I’ve only ever seen Bill Malone perform "Sam the Bellhop", so I’m inclined to think it’s his signature trick. Even if it’s not, it certainly is amazing.
See if you can figure out how psychology professor Richard Wiseman creates space for the missing piece. I have to admit, even though I’ve seen tricks like this before, it took me 3 or 4 times through to figure it out completely.
[The Missing Piece – YouTube]
As a former magician myself, I don’t believe in telling how the trick is done, but in this particular case the spoiler doesn’t just reveal how it’s done but is the actual trick.
[Colour Changing Card Trick – YouTube]
How To Slice an Unpeeled Banana, because the gift of a banana, pre-sliced from the inside, cements a friendship.
I began to pre-slice bananas and give them to people I knew. Even when you know how it is done, peeling open a banana to reveal those perfect slices transforms the mundane banana-peeling experience. The service provided by pre-slicing a banana is a small (and unnecessary) one, but pre-slicing magnifies the effect of the gift. The recipient not only gets a banana, they get the unexpected.
Now I’m off to buy some bananas.
I used to do magic. I wasn’t half bad at it either and I even did a couple of paid gigs but I never really considered myself that great of a magician. I did have a lot of fun fooling a lot of people while I was into it though and while the magic itself is fun, the most excitement comes from the feeling you get when you know your audience is wondering whether or not you really have supernatural powers.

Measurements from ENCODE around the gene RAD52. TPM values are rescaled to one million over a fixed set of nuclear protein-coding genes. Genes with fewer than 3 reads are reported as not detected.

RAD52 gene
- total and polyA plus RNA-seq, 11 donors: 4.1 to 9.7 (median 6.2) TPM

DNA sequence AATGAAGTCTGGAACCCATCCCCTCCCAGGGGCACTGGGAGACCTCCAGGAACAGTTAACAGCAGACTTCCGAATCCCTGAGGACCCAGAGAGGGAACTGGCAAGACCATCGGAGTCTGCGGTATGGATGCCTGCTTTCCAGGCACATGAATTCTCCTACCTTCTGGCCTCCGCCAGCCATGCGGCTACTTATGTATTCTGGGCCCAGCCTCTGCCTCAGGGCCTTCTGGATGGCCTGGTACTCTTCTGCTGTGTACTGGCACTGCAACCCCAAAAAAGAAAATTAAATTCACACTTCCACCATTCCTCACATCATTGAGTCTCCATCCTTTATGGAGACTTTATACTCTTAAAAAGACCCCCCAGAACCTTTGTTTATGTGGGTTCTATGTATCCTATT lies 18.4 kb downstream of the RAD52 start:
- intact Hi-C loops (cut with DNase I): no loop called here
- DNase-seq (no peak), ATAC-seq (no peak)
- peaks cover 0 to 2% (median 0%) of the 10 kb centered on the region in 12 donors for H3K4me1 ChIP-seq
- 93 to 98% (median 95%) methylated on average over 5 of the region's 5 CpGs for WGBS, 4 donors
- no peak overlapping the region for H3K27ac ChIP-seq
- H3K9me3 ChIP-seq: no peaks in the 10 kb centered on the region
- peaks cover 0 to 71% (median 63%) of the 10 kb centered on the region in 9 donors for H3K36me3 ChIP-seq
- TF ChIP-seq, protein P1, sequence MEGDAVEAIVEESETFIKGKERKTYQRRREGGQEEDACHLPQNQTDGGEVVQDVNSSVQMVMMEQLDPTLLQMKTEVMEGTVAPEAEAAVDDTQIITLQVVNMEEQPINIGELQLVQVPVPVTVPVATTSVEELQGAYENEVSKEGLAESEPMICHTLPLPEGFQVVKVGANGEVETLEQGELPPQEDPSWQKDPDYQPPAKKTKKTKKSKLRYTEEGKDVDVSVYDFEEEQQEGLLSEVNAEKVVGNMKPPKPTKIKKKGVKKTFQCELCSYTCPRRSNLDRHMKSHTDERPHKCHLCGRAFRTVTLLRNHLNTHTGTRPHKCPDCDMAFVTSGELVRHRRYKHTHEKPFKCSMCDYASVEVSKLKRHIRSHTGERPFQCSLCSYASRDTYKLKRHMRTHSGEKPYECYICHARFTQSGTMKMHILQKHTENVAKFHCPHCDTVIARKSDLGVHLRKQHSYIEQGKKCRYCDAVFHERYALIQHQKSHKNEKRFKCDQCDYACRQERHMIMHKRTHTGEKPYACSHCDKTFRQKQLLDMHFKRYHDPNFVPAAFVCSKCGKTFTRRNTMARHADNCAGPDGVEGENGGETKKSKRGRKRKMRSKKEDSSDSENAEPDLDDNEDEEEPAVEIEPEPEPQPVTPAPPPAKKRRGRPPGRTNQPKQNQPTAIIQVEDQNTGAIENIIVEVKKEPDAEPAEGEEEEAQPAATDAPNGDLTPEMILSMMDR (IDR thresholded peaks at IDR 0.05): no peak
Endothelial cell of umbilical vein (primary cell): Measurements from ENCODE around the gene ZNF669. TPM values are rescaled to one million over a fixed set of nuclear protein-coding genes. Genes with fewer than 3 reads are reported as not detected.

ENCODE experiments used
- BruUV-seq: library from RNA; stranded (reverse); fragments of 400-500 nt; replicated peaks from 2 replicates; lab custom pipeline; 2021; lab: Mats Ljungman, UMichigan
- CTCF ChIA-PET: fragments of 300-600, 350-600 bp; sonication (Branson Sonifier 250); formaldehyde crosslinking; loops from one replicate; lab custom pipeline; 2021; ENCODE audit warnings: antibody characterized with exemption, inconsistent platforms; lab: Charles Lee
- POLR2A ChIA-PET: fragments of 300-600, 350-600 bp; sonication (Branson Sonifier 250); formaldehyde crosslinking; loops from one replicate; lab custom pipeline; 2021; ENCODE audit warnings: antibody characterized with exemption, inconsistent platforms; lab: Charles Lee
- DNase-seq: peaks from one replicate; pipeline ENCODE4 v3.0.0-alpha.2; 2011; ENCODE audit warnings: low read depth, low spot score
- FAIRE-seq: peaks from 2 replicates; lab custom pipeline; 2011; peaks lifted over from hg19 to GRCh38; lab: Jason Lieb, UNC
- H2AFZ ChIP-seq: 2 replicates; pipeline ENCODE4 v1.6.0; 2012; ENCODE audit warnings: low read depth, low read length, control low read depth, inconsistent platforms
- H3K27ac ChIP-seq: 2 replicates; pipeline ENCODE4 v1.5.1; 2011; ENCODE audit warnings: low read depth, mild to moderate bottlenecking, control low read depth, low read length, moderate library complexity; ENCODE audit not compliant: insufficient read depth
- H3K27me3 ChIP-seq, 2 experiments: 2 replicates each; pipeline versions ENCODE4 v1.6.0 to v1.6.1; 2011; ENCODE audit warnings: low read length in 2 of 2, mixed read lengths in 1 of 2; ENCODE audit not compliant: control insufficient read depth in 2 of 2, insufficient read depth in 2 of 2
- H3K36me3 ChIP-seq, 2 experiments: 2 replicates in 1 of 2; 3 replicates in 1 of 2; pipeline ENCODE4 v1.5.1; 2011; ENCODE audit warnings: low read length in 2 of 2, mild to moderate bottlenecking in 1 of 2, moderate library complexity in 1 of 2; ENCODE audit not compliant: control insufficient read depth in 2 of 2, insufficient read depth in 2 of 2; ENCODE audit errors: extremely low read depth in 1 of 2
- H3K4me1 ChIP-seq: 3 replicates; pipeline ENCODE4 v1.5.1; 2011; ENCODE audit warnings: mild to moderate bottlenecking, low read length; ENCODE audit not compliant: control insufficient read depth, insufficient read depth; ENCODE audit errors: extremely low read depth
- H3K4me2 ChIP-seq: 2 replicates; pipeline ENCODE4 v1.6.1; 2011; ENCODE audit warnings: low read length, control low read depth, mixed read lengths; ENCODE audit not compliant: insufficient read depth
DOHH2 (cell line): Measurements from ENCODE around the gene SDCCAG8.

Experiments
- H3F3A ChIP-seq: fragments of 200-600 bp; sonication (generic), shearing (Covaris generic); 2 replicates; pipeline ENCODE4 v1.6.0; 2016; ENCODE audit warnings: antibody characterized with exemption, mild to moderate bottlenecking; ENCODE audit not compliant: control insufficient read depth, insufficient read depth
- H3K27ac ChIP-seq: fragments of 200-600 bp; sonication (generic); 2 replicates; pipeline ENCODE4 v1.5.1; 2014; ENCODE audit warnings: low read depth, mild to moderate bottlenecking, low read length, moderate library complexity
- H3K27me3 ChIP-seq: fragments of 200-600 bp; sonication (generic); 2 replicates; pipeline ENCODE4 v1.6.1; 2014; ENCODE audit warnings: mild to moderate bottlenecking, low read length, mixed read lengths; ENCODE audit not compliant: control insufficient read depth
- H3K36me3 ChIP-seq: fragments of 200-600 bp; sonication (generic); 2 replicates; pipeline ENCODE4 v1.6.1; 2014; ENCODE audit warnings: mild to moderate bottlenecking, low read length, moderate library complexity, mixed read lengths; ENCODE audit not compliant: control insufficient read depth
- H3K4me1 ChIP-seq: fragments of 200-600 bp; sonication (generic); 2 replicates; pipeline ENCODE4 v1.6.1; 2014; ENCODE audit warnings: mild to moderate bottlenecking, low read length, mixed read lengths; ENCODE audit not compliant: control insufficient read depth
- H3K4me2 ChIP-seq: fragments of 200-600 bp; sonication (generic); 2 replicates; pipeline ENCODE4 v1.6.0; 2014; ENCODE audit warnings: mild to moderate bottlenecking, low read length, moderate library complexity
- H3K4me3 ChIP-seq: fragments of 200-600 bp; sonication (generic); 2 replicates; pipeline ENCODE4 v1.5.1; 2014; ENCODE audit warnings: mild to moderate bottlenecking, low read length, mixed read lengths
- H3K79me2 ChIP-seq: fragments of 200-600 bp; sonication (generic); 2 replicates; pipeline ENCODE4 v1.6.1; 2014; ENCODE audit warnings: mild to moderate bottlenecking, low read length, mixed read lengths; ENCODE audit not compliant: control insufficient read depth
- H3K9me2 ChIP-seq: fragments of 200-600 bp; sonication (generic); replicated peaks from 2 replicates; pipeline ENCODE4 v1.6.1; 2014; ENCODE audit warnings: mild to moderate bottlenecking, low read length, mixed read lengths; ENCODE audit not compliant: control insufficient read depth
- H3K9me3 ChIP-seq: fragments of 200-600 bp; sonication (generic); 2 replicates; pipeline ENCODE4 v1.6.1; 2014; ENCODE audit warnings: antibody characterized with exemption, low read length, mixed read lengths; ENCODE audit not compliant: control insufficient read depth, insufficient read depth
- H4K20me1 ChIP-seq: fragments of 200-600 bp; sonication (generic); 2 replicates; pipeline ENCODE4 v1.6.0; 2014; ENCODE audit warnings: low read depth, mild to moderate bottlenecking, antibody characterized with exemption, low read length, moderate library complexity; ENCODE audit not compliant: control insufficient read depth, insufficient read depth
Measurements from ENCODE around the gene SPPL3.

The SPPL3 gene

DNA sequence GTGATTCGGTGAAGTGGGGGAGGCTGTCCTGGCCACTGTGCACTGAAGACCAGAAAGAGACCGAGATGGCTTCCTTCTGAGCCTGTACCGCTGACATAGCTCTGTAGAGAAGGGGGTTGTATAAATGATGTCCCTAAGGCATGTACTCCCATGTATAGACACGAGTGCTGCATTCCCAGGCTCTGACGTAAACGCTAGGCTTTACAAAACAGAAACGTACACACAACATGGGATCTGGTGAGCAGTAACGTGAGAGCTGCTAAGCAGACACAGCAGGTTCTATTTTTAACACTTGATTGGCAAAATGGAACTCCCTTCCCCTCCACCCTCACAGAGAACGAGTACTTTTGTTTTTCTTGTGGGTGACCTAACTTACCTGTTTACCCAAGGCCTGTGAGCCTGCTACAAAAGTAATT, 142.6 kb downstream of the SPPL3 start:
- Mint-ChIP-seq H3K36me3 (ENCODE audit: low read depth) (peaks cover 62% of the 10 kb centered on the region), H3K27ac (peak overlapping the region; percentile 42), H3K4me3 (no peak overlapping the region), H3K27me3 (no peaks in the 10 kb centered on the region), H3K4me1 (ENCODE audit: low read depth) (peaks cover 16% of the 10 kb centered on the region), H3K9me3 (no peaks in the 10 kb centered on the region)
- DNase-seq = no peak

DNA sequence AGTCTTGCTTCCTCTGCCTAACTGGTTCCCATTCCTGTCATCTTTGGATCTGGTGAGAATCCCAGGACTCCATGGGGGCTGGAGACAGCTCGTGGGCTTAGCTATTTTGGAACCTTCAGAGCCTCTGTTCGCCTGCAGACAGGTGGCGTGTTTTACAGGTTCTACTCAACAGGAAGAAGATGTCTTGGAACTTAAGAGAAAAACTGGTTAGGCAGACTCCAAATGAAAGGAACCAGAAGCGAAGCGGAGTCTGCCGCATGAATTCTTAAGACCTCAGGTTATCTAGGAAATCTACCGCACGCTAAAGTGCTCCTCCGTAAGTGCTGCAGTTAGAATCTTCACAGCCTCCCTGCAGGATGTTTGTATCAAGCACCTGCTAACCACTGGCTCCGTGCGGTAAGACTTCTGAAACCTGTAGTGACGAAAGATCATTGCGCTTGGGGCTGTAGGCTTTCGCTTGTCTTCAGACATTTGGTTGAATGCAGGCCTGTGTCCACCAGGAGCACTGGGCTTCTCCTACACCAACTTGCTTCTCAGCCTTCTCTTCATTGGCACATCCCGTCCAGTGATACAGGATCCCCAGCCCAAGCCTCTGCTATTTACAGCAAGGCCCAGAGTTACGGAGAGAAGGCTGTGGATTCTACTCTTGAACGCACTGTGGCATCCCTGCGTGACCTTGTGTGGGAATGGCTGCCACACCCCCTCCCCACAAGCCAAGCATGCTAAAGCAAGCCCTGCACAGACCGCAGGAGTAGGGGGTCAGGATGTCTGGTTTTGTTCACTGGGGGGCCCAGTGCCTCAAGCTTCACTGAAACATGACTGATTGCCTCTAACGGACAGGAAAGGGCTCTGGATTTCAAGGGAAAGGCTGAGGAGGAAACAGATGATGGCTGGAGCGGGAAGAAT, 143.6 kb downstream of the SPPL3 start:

A thought that has often crossed my mind is what it would be like to use magic to fool someone when it really mattered. Take this CNN story for example, where David Copperfield hid the contents of his pockets from three would be criminals with just a sleight of hand.
Copperfield, 50, and two female assistants were walking from the Kravis Center to their tour bus when they were approached by the teens April 23. The assistants handed over money and a cellphone, but the illusionist turned his pockets inside out to reveal nothing, although he was carrying his passport, wallet and cell phone.
“He said in depositions that he had things on him, but it wasn’t difficult to make it seem like there was nothing there,” prosecutor Sherri Collins said.
I don’t know why, but this inspires me to get out my old magic box and stuff a couple of those tricks back up my sleeve.